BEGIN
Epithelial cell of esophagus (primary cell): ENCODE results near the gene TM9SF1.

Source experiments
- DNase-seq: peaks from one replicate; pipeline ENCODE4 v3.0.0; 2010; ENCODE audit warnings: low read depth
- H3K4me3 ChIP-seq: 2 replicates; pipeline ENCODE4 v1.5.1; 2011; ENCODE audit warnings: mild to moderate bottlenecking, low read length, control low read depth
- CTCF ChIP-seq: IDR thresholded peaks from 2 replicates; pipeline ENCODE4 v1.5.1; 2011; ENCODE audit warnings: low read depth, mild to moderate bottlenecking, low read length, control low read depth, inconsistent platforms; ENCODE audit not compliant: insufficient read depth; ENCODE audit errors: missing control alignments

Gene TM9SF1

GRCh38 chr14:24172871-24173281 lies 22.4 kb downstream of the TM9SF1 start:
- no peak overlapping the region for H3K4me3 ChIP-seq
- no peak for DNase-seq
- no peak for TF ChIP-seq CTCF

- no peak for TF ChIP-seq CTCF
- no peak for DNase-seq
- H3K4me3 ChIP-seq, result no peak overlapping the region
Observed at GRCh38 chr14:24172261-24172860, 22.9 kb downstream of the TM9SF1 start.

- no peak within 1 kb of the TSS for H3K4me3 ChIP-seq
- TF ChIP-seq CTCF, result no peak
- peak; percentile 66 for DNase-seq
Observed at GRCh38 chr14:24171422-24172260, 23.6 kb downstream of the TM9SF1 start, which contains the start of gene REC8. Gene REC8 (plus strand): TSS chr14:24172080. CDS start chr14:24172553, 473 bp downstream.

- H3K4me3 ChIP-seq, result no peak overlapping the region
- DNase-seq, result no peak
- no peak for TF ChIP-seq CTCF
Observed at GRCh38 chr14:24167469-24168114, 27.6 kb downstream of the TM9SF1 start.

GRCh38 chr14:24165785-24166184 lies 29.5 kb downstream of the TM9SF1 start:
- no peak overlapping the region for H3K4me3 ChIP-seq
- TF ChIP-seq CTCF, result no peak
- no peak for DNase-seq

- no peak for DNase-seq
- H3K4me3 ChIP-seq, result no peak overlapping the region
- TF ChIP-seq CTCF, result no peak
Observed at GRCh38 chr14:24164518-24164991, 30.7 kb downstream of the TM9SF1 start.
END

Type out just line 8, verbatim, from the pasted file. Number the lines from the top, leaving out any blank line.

- no peak overlapping the region for H3K4me3 ChIP-seq